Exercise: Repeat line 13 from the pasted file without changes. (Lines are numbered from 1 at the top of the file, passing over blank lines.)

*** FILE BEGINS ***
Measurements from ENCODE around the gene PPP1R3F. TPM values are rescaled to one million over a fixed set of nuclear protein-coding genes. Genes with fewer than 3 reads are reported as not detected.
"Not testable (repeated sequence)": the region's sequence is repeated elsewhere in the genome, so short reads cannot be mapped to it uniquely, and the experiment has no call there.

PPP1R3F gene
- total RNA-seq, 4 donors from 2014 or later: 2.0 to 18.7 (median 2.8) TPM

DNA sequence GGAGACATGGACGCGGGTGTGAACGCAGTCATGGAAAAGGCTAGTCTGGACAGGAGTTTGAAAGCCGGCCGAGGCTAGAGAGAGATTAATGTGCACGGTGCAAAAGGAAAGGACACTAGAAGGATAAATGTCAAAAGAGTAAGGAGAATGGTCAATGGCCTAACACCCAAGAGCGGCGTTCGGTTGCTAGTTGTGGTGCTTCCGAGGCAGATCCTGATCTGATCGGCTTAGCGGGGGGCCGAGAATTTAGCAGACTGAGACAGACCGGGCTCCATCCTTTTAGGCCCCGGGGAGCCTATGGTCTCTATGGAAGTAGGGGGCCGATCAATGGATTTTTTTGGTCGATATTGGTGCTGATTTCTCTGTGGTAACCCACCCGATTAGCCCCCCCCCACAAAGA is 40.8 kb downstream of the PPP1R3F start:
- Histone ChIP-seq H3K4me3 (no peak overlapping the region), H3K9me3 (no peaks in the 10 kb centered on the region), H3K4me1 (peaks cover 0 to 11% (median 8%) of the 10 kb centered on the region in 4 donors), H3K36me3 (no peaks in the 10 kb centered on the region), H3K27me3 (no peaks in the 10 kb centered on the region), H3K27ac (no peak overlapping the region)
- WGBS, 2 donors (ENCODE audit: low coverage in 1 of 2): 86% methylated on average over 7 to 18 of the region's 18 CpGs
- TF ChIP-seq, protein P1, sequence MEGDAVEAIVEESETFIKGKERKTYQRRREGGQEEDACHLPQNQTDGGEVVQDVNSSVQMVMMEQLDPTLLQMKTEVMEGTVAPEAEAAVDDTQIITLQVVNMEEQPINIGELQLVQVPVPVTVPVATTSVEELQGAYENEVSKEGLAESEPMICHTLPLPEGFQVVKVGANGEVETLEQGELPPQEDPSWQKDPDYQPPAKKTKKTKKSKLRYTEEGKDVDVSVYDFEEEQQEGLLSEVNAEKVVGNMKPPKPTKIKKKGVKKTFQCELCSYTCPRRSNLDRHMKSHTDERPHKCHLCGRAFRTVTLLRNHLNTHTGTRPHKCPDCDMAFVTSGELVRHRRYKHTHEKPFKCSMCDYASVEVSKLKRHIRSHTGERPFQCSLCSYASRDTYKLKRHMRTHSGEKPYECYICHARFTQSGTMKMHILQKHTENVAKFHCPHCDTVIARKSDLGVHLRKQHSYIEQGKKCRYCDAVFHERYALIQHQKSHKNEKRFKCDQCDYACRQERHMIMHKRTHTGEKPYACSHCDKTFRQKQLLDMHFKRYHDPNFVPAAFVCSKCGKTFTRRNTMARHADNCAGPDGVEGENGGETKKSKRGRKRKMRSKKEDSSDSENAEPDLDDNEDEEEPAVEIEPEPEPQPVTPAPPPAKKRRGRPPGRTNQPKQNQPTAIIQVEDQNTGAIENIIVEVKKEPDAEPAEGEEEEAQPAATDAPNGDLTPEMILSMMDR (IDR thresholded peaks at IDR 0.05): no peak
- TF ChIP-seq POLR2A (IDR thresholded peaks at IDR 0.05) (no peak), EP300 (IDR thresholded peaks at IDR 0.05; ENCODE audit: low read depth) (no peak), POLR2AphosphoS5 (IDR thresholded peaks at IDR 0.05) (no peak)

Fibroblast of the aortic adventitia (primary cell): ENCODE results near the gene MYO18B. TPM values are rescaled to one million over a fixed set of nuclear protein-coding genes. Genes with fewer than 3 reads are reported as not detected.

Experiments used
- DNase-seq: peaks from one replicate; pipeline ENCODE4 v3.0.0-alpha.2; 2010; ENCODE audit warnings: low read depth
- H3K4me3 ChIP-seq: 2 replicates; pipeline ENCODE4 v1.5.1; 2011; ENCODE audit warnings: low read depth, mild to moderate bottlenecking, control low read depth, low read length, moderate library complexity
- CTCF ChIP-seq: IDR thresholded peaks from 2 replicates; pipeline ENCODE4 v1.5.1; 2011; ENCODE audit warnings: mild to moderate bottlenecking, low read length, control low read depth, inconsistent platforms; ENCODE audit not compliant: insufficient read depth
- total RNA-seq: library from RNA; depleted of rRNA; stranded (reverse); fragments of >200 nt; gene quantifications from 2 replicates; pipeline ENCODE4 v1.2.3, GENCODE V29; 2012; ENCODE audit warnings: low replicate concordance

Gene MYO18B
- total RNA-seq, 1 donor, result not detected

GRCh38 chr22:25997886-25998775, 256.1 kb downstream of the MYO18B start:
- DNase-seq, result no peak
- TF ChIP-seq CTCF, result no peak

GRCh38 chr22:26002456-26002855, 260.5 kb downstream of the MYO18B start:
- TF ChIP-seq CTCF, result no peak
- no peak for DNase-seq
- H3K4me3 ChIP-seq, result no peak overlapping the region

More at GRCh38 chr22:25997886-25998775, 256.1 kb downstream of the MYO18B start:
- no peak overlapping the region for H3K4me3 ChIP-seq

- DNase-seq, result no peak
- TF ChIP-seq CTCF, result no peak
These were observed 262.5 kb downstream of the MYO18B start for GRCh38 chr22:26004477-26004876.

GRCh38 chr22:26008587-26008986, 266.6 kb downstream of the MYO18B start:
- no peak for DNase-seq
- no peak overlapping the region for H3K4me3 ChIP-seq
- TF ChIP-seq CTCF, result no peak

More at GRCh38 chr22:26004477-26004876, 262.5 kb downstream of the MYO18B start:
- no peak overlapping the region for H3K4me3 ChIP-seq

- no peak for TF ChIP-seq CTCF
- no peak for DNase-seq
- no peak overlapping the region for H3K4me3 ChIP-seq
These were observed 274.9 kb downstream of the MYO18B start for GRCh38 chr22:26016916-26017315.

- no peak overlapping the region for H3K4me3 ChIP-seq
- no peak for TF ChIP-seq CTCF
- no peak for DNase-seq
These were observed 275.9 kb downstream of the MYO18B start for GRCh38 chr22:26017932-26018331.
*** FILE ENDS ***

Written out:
- H3K4me3 ChIP-seq: 2 replicates; pipeline ENCODE4 v1.5.1; 2011; ENCODE audit warnings: low read depth, mild to moderate bottlenecking, control low read depth, low read length, moderate library complexity